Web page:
An overweight or obese status in childhood predicts subclinical atherosclerosis and prehypertension/hypertension in young adults

Ta Chen Su, Chien Chang Liao, Kuo Liong Chien, Sandy Huey Jen Hsu, Fung Chang Sung

Research output: Contribution to journalArticle

9 Citations (Scopus)

Abstract

Aim: The aim of this study, the YOung TAiwanese Cohort (YOTA) Study, was to investigate the relationship between a childhood overweight/obese status and young adult preclinical atherosclerosis, including assessments of the carotid intima-media thickness (CIMT) and prehypertension or hypertension.

Methods: From among children who participated in the 1992-2000 mass urine screening program in Taiwan, we recruited 303 subjects with an elevated blood pressure (EBP) and 486 subjects with a normal BP in childhood during the period of 2006-2008. These 789 young adults received health check-ups for cardiovascular health, including examinations of blood and urine parameters, anthropometrics, BP and the CIMT, a subclinical cardiovascular risk index. Data analyses were used to evaluate the associated risks in both childhood and young adulthood.

Results: The school students with a childhood overweight/obese status had a higher risk of prehypertension or hypertension, with a relative risk of 3.20 (1.40-7.33) for being overweight and 6.51 (3.3612.63) for being obese in young adulthood at an average age of 21. A childhood overweight/obese status also predicted a higher risk of having a thicker CIMT, with a relative risk of 2.82 (1.26-6.28) and 4.17 (2.21-7.85) for being overweight and obese in adulthood, respectively, after a mean follow-up of 8.5 years. The body mass index exhibited a consistent trend from childhood to adulthood, with an adjusted R square of 0.551. The participants who were not overweight/obese in childhood also demonstrated a higher risk of prehypertension or hypertension if they became overweight or obese in adulthood.

Conclusions: This study highlights the importance of preventing and treating an overweight or obese status in childhood for the primary prevention of cardiovascular disease in adulthood.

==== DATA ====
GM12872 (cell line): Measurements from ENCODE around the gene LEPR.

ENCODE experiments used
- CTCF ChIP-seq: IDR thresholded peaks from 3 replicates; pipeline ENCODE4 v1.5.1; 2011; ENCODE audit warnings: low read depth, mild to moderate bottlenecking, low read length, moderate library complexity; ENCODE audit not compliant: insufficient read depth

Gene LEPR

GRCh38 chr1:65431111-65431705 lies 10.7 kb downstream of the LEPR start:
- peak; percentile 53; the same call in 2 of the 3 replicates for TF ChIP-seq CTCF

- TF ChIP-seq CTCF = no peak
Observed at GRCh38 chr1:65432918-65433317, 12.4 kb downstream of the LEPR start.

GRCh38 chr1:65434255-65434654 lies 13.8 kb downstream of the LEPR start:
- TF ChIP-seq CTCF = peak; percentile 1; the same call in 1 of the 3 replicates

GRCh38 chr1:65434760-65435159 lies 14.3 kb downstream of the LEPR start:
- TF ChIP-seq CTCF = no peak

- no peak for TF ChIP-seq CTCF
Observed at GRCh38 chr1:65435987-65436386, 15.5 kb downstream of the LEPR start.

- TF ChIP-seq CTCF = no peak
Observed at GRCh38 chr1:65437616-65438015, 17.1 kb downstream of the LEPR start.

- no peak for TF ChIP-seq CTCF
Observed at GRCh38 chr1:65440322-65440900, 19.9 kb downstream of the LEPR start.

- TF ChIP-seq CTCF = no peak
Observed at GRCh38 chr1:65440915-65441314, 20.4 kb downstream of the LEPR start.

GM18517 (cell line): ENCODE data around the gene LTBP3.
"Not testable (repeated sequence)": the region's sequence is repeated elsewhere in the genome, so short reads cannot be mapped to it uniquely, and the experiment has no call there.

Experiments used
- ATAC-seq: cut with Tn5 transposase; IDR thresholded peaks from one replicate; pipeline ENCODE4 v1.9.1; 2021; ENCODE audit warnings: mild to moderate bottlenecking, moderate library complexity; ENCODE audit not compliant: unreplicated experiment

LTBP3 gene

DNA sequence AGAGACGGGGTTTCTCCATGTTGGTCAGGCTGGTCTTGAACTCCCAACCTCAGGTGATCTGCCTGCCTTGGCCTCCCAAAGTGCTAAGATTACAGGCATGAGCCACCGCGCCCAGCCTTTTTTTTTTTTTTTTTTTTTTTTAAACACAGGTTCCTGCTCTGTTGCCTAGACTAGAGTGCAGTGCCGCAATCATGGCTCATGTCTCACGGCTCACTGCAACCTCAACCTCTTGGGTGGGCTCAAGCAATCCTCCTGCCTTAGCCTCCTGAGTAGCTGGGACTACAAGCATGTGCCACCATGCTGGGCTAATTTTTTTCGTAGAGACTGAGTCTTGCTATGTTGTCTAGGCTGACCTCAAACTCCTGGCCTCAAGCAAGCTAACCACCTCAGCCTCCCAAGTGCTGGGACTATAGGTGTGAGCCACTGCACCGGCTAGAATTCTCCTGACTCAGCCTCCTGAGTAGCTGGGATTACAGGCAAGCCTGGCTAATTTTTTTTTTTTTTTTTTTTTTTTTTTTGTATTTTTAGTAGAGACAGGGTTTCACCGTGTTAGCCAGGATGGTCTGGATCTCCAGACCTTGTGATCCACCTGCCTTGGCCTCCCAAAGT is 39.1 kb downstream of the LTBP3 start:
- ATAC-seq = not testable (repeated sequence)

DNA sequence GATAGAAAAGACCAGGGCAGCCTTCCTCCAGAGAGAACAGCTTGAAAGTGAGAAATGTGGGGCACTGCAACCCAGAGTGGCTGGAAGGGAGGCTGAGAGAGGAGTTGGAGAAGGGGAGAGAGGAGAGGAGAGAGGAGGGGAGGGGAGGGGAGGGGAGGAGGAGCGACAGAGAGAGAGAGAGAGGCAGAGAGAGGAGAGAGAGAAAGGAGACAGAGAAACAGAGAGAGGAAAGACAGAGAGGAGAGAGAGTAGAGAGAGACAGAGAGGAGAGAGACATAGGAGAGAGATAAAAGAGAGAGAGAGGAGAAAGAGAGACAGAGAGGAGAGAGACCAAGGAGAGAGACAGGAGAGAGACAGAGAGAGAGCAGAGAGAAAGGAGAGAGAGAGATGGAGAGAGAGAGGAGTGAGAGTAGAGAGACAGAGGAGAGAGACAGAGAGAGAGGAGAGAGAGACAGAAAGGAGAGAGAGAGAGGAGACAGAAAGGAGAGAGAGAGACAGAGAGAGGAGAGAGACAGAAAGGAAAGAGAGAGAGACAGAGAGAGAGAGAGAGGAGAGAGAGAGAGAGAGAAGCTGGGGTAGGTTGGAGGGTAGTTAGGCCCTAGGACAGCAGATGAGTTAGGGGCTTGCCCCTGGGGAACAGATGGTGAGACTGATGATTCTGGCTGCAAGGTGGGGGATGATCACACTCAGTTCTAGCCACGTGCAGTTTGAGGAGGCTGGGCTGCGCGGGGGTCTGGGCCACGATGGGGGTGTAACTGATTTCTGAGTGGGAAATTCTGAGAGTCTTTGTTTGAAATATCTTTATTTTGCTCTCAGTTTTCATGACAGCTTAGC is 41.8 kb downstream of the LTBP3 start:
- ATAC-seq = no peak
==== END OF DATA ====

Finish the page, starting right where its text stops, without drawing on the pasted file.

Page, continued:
Original languageEnglish
Pages (from-to)1170-1182
Number of pages13
JournalJournal of Atherosclerosis and Thrombosis
Volume21
Issue number11
Publication statusPublished - 2014

Fingerprint

Prehypertension
Young Adult
Atherosclerosis
Hypertension
Carotid Intima-Media Thickness
Health
Urine
Blood pressure
Mass Screening
Primary Prevention
Taiwan
Screening
Blood
Body Mass Index
Cohort Studies
Cardiovascular Diseases
Students
Blood Pressure

Keywords

  • Adulthood
  • Carotid IMT
  • Childhood
  • Hypertension
  • Obese
  • Overweight

ASJC Scopus subject areas

  • Cardiology and Cardiovascular Medicine
  • Internal Medicine
  • Biochemistry, medical
  • Medicine(all)

Cite this

An overweight or obese status in childhood predicts subclinical atherosclerosis and prehypertension/hypertension in young adults. / Su, Ta Chen; Liao, Chien Chang; Chien, Kuo Liong; Hsu, Sandy Huey Jen; Sung, Fung Chang.

In: Journal of Atherosclerosis and Thrombosis, Vol. 21, No. 11, 2014, p. 1170-1182.

Research output: Contribution to journalArticle

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AU - Sung, Fung Chang

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N2 - Aim: The aim of this study, the YOung TAiwanese Cohort (YOTA) Study, was to investigate the relationship between a childhood overweight/obese status and young adult preclinical atherosclerosis, including assessments of the carotid intima-media thickness (CIMT) and prehypertension or hypertension.Methods: From among children who participated in the 1992-2000 mass urine screening program in Taiwan, we recruited 303 subjects with an elevated blood pressure (EBP) and 486 subjects with a normal BP in childhood during the period of 2006-2008. These 789 young adults received health check-ups for cardiovascular health, including examinations of blood and urine parameters, anthropometrics, BP and the CIMT, a subclinical cardiovascular risk index. Data analyses were used to evaluate the associated risks in both childhood and young adulthood.Results: The school students with a childhood overweight/obese status had a higher risk of prehypertension or hypertension, with a relative risk of 3.20 (1.40-7.33) for being overweight and 6.51 (3.3612.63) for being obese in young adulthood at an average age of 21. A childhood overweight/obese status also predicted a higher risk of having a thicker CIMT, with a relative risk of 2.82 (1.26-6.28) and 4.17 (2.21-7.85) for being overweight and obese in adulthood, respectively, after a mean follow-up of 8.5 years. The body mass index exhibited a consistent trend from childhood to adulthood, with an adjusted R square of 0.551. The participants who were not overweight/obese in childhood also demonstrated a higher risk of prehypertension or hypertension if they became overweight or obese in adulthood.Conclusions: This study highlights the importance of preventing and treating an overweight or obese status in childhood for the primary prevention of cardiovascular disease in adulthood.

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